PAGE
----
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J Neurosci. 2012 Nov 14;32(46):16306-13. doi: 10.1523/JNEUROSCI.3145-12.2012.

Human immunodeficiency virus type 1 (HIV-1) transactivator of transcription through its intact core and cysteine-rich domains inhibits Wnt/β-catenin signaling in astrocytes: relevance to HIV neuropathogenesis.

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  • 1Department of Immunology/Microbiology, Rush University Medical Center, Chicago, Illinois 60612, USA.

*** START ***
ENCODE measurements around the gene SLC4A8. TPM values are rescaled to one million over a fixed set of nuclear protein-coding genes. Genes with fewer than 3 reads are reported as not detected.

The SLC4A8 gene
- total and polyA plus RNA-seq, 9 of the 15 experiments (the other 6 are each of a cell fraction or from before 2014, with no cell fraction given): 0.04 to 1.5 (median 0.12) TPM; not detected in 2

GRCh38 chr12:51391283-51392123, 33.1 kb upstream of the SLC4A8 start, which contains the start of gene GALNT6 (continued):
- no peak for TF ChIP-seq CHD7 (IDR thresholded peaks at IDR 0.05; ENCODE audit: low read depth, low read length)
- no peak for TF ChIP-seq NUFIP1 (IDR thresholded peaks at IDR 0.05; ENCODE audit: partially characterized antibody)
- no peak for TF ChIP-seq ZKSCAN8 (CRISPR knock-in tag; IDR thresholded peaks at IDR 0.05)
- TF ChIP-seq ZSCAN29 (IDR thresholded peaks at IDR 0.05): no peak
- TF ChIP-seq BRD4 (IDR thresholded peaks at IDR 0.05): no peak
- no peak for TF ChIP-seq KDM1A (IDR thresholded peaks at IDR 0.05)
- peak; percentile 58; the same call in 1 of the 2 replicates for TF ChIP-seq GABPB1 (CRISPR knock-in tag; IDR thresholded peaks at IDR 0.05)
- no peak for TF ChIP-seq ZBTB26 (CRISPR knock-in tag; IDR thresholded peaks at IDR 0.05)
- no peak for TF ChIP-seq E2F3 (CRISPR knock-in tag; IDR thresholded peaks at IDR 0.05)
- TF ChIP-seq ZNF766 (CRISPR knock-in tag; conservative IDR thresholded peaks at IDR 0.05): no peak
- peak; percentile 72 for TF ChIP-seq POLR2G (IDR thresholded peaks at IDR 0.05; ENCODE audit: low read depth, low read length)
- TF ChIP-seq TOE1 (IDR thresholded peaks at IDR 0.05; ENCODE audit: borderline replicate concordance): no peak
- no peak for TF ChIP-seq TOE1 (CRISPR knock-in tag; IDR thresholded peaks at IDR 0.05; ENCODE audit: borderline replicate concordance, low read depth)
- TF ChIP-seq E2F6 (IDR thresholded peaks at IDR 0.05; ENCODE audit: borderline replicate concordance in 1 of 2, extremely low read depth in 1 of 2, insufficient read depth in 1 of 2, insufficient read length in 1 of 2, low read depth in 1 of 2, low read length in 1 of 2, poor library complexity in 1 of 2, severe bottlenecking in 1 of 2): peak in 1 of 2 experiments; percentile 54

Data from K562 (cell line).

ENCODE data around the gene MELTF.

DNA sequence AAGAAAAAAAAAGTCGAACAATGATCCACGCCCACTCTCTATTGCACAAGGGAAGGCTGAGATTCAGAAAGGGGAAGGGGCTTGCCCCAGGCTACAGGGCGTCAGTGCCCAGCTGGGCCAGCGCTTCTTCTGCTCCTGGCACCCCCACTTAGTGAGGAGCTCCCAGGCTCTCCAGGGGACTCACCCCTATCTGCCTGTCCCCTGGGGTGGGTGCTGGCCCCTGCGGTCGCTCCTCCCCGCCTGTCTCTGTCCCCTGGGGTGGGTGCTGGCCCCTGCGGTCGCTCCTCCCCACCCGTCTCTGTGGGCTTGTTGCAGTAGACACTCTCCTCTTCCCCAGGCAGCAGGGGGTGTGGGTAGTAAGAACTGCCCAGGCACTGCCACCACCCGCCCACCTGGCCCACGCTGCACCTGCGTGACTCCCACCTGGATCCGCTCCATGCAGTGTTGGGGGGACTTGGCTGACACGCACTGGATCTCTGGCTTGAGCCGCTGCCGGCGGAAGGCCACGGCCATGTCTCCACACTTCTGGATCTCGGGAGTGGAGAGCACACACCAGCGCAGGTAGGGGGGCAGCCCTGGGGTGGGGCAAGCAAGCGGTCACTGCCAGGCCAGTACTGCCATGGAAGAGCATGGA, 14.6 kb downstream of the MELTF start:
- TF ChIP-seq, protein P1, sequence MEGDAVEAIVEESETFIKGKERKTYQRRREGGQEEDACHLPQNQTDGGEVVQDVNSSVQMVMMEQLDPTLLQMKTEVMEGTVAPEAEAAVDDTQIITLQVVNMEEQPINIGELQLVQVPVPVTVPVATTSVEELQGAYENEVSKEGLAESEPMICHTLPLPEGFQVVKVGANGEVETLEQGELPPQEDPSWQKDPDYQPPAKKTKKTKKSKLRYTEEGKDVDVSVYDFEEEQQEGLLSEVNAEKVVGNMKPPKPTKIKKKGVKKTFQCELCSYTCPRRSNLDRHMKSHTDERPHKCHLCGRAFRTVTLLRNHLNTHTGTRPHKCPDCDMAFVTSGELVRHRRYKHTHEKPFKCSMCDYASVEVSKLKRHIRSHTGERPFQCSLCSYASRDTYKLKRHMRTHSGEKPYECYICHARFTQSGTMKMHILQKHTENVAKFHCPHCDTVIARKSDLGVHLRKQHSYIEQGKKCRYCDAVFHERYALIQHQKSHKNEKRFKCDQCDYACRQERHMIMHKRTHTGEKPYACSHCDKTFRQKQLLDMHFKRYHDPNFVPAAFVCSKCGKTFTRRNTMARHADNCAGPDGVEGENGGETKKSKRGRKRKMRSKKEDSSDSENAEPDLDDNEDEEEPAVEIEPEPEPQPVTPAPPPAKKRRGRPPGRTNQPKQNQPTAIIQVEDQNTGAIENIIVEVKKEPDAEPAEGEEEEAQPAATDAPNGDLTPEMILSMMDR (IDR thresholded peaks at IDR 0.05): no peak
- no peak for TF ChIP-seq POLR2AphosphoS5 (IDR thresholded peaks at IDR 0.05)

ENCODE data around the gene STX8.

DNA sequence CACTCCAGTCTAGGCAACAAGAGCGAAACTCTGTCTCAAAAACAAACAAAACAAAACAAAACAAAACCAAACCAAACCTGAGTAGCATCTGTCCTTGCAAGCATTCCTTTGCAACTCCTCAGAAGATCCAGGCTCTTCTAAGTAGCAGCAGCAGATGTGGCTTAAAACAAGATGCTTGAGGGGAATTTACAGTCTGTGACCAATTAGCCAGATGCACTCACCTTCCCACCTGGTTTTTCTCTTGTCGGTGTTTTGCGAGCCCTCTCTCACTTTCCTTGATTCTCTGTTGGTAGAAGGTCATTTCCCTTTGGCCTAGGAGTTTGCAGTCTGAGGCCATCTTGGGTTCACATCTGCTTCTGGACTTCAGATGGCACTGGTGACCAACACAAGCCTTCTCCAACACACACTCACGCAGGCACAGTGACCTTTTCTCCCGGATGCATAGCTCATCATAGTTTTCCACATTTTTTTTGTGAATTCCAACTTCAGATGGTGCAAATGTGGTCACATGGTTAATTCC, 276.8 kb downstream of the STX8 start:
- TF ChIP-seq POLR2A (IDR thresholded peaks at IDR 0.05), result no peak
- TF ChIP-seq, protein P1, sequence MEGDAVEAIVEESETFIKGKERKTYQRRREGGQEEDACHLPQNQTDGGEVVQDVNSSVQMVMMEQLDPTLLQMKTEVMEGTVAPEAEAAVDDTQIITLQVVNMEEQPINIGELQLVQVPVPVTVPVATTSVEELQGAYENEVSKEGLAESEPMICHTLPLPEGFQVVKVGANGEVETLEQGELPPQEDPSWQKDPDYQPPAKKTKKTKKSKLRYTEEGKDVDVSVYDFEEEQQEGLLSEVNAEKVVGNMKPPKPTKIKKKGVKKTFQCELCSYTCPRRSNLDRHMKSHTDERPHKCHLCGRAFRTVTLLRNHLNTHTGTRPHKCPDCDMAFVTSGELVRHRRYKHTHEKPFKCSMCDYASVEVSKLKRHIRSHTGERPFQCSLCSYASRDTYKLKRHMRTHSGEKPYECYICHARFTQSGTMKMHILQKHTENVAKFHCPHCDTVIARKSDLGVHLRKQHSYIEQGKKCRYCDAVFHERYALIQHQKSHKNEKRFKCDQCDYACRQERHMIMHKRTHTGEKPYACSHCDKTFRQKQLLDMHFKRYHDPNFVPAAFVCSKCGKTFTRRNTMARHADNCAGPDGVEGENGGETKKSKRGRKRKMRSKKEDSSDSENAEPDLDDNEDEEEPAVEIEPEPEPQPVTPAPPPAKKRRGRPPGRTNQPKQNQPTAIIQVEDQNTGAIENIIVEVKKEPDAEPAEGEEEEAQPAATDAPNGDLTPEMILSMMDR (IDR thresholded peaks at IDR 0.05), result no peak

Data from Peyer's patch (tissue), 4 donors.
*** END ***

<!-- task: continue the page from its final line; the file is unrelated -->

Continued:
Wnt/β-catenin is a neuroprotective pathway regulating cell fate commitment in the CNS and many vital functions of neurons and glia. Its dysregulation is linked to a number of neurodegenerative diseases. Wnt/β-catenin is also a repressor of HIV transcription in multiple cell types, including astrocytes, which are dysregulated in HIV-associated neurocognitive disorder. Given that HIV proteins can overcome host restriction factors and that perturbations of Wnt/β-catenin signaling can compromise astrocyte function, we evaluated the impact of HIV transactivator of transcription (Tat) on Wnt/β-catenin signaling in astrocytes. HIV clade B Tat, in primary progenitor-derived astrocytes and U87MG cells, inhibited Wnt/β-catenin signaling as demonstrated by its inhibition of active β-catenin, TOPflash reporter activity, and Axin-2 (a downstream target of Wnt/β-catenin signaling). Point mutations in either the core region (K41A) or the cysteine-rich region (C30G) of Tat abrogated its ability to inhibit β-catenin signaling. Clade C Tat, which lacks the dicysteine motif, did not alter β-catenin signaling, confirming that the dicysteine motif is critical for Tat inhibition of β-catenin signaling. Tat coprecipitated with TCF-4 (a transcription factor that partners with β-catenin), suggesting a physical interaction between these two proteins. Furthermore, knockdown of β-catenin or TCF-4 enhanced docking of Tat at the TAR region of the HIV long terminal repeat. These findings highlight a bidirectional interference between Tat and Wnt/β-catenin that negatively impacts their cognate target genes. The consequences of this interaction include alleviation of Wnt/β-catenin-mediated suppression of HIV and possible astrocyte dysregulation contributing to HIV neuropathogenesis.

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